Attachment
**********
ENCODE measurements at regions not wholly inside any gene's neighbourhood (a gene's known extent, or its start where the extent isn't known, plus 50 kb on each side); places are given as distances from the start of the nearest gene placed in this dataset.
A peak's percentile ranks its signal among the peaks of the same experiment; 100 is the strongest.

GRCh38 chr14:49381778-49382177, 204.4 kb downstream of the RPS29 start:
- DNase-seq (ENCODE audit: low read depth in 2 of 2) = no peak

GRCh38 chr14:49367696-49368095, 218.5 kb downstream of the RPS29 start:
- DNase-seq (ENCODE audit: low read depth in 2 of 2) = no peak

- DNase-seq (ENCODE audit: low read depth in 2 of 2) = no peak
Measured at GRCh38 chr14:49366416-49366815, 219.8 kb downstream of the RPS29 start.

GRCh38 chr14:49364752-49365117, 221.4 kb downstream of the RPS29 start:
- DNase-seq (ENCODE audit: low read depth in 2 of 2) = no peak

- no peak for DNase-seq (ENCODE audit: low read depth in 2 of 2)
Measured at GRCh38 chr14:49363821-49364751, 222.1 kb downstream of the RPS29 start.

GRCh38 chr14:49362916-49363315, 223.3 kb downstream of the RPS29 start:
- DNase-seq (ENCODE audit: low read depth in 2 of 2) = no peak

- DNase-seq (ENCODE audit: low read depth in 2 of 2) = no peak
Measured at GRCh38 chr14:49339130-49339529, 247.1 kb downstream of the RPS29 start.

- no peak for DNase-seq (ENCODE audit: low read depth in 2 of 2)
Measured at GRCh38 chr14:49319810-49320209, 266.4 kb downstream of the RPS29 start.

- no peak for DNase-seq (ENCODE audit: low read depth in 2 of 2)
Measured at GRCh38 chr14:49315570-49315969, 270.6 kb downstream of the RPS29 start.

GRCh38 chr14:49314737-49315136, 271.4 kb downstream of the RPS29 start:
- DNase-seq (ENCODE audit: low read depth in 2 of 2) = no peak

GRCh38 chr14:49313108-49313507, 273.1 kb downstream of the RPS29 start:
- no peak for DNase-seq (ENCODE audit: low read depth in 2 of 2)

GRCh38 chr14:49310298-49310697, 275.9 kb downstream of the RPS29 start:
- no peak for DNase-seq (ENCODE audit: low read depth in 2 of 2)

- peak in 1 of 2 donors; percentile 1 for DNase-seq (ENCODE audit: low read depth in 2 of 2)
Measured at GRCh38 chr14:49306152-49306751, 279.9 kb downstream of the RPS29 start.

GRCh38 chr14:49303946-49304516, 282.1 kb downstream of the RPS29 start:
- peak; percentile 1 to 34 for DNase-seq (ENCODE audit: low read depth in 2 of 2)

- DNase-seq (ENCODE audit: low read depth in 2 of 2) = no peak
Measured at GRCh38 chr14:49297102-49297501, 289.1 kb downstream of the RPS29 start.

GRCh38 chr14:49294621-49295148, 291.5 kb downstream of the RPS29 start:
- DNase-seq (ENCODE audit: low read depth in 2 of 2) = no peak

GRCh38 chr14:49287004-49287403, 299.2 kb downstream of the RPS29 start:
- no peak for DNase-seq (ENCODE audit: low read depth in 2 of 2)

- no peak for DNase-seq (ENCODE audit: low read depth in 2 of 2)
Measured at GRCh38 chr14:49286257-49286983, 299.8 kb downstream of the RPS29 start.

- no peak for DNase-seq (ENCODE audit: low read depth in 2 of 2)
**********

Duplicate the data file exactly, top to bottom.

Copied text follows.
ENCODE measurements at regions not wholly inside any gene's neighbourhood (a gene's known extent, or its start where the extent isn't known, plus 50 kb on each side); places are given as distances from the start of the nearest gene placed in this dataset.
A peak's percentile ranks its signal among the peaks of the same experiment; 100 is the strongest.

GRCh38 chr14:49381778-49382177, 204.4 kb downstream of the RPS29 start:
- DNase-seq (ENCODE audit: low read depth in 2 of 2) = no peak

GRCh38 chr14:49367696-49368095, 218.5 kb downstream of the RPS29 start:
- DNase-seq (ENCODE audit: low read depth in 2 of 2) = no peak

- DNase-seq (ENCODE audit: low read depth in 2 of 2) = no peak
Measured at GRCh38 chr14:49366416-49366815, 219.8 kb downstream of the RPS29 start.

GRCh38 chr14:49364752-49365117, 221.4 kb downstream of the RPS29 start:
- DNase-seq (ENCODE audit: low read depth in 2 of 2) = no peak

- no peak for DNase-seq (ENCODE audit: low read depth in 2 of 2)
Measured at GRCh38 chr14:49363821-49364751, 222.1 kb downstream of the RPS29 start.

GRCh38 chr14:49362916-49363315, 223.3 kb downstream of the RPS29 start:
- DNase-seq (ENCODE audit: low read depth in 2 of 2) = no peak

- DNase-seq (ENCODE audit: low read depth in 2 of 2) = no peak
Measured at GRCh38 chr14:49339130-49339529, 247.1 kb downstream of the RPS29 start.

- no peak for DNase-seq (ENCODE audit: low read depth in 2 of 2)
Measured at GRCh38 chr14:49319810-49320209, 266.4 kb downstream of the RPS29 start.

- no peak for DNase-seq (ENCODE audit: low read depth in 2 of 2)
Measured at GRCh38 chr14:49315570-49315969, 270.6 kb downstream of the RPS29 start.

GRCh38 chr14:49314737-49315136, 271.4 kb downstream of the RPS29 start:
- DNase-seq (ENCODE audit: low read depth in 2 of 2) = no peak

GRCh38 chr14:49313108-49313507, 273.1 kb downstream of the RPS29 start:
- no peak for DNase-seq (ENCODE audit: low read depth in 2 of 2)

GRCh38 chr14:49310298-49310697, 275.9 kb downstream of the RPS29 start:
- no peak for DNase-seq (ENCODE audit: low read depth in 2 of 2)

- peak in 1 of 2 donors; percentile 1 for DNase-seq (ENCODE audit: low read depth in 2 of 2)
Measured at GRCh38 chr14:49306152-49306751, 279.9 kb downstream of the RPS29 start.

GRCh38 chr14:49303946-49304516, 282.1 kb downstream of the RPS29 start:
- peak; percentile 1 to 34 for DNase-seq (ENCODE audit: low read depth in 2 of 2)

- DNase-seq (ENCODE audit: low read depth in 2 of 2) = no peak
Measured at GRCh38 chr14:49297102-49297501, 289.1 kb downstream of the RPS29 start.

GRCh38 chr14:49294621-49295148, 291.5 kb downstream of the RPS29 start:
- DNase-seq (ENCODE audit: low read depth in 2 of 2) = no peak

GRCh38 chr14:49287004-49287403, 299.2 kb downstream of the RPS29 start:
- no peak for DNase-seq (ENCODE audit: low read depth in 2 of 2)

- no peak for DNase-seq (ENCODE audit: low read depth in 2 of 2)
Measured at GRCh38 chr14:49286257-49286983, 299.8 kb downstream of the RPS29 start.

- no peak for DNase-seq (ENCODE audit: low read depth in 2 of 2)